If you earn regular dividends from an investment, asset or business you own you can use that income to qualify for a mortgage. The key to using dividends to get approved for a mortgage is to demonstrate a two year track record of receiving the income and to show that it is expected to continue in the future.
If you want to include dividend income in your loan application you are required to provide one of the following documents for the past two years: your brokerage or investment account statements or Schedule B from form 1040 of your personal tax returns -- Schedule B shows your dividend and interest income. If you cannot document your dividend income using one of these documents, you cannot use it to qualify for a mortgage.
Lenders average your dividend income over the prior two years according to your documents to calculate the monthly income for your application. For example, if you earned $75,000 in dividends last year and $65,000 the prior year, your two year total is $140,000. The lender divides this figure by 24 months to determine your average monthly dividend income, which is $5,835 in this example ($140,000 ÷ 24 months = $5,835).
Dividend income is usually relatively stable which is a positive for a mortgage. That said, fluctuations in your income can affect the figure lenders use.
Specifically, if your income declined in the most recent year, the lender typically uses this lower income figure instead of the two year average. If your income increased compared to the prior year, the lender still uses the two year average figure, which is the more conservative approach. If your dividend income is decreasing and has not flattened, the lender may exclude it from your application altogether.
Lenders also attempt to assess your future dividend income. They do this by reviewing your dividend-producing assets, which is why you are required to submit your most recent account statement.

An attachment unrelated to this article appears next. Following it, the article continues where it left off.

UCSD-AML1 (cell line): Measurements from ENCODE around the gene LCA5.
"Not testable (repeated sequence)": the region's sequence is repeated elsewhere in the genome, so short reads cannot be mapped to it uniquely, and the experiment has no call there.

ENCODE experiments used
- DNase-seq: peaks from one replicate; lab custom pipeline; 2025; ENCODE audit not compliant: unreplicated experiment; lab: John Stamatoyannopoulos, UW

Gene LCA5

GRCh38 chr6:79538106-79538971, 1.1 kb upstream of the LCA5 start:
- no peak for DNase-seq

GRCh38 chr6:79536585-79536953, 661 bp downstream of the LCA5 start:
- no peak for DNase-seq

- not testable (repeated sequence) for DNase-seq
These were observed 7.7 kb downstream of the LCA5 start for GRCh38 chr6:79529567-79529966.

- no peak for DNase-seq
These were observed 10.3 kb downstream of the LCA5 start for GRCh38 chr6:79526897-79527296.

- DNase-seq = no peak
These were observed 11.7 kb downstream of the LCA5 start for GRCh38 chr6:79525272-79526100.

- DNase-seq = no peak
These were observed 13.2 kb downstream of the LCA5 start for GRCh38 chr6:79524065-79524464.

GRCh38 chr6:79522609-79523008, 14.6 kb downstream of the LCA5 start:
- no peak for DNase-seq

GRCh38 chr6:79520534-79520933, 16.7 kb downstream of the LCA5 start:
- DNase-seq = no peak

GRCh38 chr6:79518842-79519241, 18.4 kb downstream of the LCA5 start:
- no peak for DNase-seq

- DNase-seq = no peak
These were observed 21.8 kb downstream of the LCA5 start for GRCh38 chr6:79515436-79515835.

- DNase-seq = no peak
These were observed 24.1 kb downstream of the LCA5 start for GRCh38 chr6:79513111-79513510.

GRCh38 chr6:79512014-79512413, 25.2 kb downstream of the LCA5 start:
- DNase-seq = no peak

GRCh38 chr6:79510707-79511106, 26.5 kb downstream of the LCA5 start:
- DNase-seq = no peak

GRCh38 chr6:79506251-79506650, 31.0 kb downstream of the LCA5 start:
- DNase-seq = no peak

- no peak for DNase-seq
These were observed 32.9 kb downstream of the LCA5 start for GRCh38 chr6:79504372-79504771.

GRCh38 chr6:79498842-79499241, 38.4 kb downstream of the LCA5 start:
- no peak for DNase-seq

If your assets depreciated in value recently, this can impact the amount of income lenders give you credit for. Please note that if you intend to sell a portion of your assets to pay for your down payment, closing costs and reserves, if applicable, this may also reduce the dividend income the lender uses.
Verifiable dividend income is added to any other income you earn from your job, other investments or retirement accounts to determine the mortgage you qualify for. For example, if you make $5,000 a month from your job, $1,000 in interest income and $2,000 in dividends, your total monthly income is $8,000.
Use ourMORTGAGE QUALIFICATION CALCULATORto determine the loan you can afford based on your monthly income and debt payments
The higher your monthly income, the higher the loan amount you can afford. This is why dividend income can be beneficial when you apply for a mortgage.
In closing, as long as you provide the required documentation, you can use dividend income to qualify for a mortgage. The higher and steadier the income, the better.
We recommend that you contact multiple lenders to review their underwriting requirements, especially the paperwork you need to submit with your loan application. Comparing loan proposals from several lenders also enables you to find the best mortgage terms.View All Lenders
"B3-3.1-09, Other Sources of Income, Interest and Dividends Income." Selling Guide: Fannie Mae Single Family. Fannie Mae, October 2 2019. Web.« Return to Q&A Home About the author